After earning his Ph.D. in 1927, Murray became an instructor at Harvard under Morton Prince, a psychopathologist who had founded the Harvard Psychological Clinic. Following Prince's death in 1929, Murray became director of the clinic, despite the fact that he had never taken a psychology course. Together with the neuropsychiatrist Stanley Cobb, Murray moved the focus of the clinic from experimental research in hypnosis and multiple personality to Freudian and Jungian psychoanalysis. He also introduced these subjects into the Harvard curriculum. Murray pursued his study of personality or "personology." At a time when American experimental psychologists studied rat behavior, Murray and his interdisciplinary research team studied single individuals on a variety of levels. With his staff, Murray published Explorations in Personality: A Clinical Study of Fifty Men of College Age in 1938. For decades, this remained the principle text for personality theory. With Morgan, Murray developed the Thematic Apperception Test, in which the subject is asked to tell stories about a series of pictures. This test remains an important tool in clinical psychology. Murray became an assistant professor at Harvard in 1929, associate professor in 1937, and professor of clinical psychology in 1948.
Murray served in the Army from 1943 until 1948, selecting personnel for the Office of Strategic Services (which later became the Central Intelligence Agency) and training agents in the United States and abroad. He was awarded the Legion of Merit by the War Department in 1946.
Further develops his theory of "personology"
After his discharge from the Army as a lieutenant colonel, Murray joined Gordon Allport in the new Department of Social Relations at Harvard. There his research interests broadened further. With Clyde Kluckhohn, he began studying personality in society and investigated personality from the viewpoint of the dyadic interaction—the idea that a relationship between two people could be viewed as a single system with equal input from both partners. He also studied the role of mythology in personality and in society. Murray was best known, however, for his development of a human motivational system of social needs. He described behavior as a function of the interaction of individual needs, such as a need for achievement or a need for affiliation, and the "press" of the environment.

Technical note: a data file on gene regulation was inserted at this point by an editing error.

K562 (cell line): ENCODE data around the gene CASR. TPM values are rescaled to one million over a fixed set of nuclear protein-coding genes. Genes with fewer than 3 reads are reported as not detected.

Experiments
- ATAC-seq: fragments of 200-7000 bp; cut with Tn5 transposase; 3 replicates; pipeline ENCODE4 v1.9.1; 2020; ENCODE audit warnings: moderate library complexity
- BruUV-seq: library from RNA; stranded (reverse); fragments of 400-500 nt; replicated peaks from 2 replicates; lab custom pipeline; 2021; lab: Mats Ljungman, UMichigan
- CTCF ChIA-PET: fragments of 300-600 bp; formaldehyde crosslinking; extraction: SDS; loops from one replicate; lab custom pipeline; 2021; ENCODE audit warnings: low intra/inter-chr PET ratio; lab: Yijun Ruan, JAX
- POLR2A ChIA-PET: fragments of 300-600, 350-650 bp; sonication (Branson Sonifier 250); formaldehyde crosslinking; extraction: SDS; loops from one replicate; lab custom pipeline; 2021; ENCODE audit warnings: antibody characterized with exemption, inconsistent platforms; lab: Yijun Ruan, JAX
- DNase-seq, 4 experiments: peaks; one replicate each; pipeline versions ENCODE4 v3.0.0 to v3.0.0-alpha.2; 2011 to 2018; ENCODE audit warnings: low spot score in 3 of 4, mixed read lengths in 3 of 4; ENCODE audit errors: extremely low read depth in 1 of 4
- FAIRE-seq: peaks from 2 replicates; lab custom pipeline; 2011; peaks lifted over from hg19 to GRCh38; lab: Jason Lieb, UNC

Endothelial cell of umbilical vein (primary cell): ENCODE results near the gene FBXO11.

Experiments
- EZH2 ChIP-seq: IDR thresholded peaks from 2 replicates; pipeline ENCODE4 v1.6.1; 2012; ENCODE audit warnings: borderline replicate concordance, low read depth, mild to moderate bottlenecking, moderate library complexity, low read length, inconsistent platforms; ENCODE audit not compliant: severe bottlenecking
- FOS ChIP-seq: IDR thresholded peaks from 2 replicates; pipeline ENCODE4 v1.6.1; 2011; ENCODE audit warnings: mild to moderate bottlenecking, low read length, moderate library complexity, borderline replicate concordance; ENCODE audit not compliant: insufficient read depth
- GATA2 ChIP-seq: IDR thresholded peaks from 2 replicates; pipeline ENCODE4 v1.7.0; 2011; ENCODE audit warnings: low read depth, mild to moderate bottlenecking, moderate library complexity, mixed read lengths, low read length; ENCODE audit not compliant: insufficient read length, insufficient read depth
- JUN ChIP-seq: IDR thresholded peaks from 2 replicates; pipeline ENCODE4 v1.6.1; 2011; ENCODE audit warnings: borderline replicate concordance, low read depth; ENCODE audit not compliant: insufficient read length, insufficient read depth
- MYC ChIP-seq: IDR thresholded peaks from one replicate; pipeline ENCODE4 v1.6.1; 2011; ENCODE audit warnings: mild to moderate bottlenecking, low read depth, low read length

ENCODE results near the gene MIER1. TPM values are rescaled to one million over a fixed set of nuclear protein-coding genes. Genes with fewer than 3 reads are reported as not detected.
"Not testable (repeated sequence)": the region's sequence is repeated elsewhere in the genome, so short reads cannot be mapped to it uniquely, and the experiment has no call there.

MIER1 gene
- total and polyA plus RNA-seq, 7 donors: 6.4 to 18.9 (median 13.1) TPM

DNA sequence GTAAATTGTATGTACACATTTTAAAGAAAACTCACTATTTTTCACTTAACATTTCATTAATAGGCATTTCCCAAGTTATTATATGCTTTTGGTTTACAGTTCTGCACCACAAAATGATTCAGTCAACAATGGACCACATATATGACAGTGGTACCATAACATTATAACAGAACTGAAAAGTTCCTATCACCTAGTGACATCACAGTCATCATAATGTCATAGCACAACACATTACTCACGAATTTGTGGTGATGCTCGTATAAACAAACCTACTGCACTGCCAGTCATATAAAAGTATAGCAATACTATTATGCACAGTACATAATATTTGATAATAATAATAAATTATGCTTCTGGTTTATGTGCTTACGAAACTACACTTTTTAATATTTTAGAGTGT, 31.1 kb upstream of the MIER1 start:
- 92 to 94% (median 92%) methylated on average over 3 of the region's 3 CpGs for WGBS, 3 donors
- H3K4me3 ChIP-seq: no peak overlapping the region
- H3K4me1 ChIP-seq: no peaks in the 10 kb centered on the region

Interestingly, Ted Kaczynski, the serial bomber who killed and injured several people with mail bombs, was a participant in one of Murray's psychological experiments when he was a Harvard undergraduate. The study had to do with identifying men who would not break under pressure.
Murray held numerous honorary doctorates and was a member of the American Academy of Arts and Sciences. He retired in 1962 as a professor emeritus, the same year that his wife died. In 1969 he married Caroline Chandler Fish and became step-father to her five children. Murray died in Cambridge, Massachusetts, in 1988, at the age of 95. In his memory, Radcliffe College established the Henry A. Murray Research Center for the Study of Lives.
Douglas, Claire. Translate This Darkness: The Life of Christiana Morgan, the Veiled Woman in Jung's Circle. Princeton, NJ: Princeton University Press, 1997.
Nordby, Vernon J. and Calvin S. Hall. A Guide to Psychologists and Their Concepts. San Francisco: W.H. Freeman and Company, 1974.
Robinson, Forrest G. Love's Story Told: A Life of Henry A. Murray. Cambridge, MA: Harvard University Press, 1992.
Schneidman, Edwin S., ed. Endeavors in Psychology: Selections from the Personology of Henry A. Murray. New York: Harper & Row, 1981.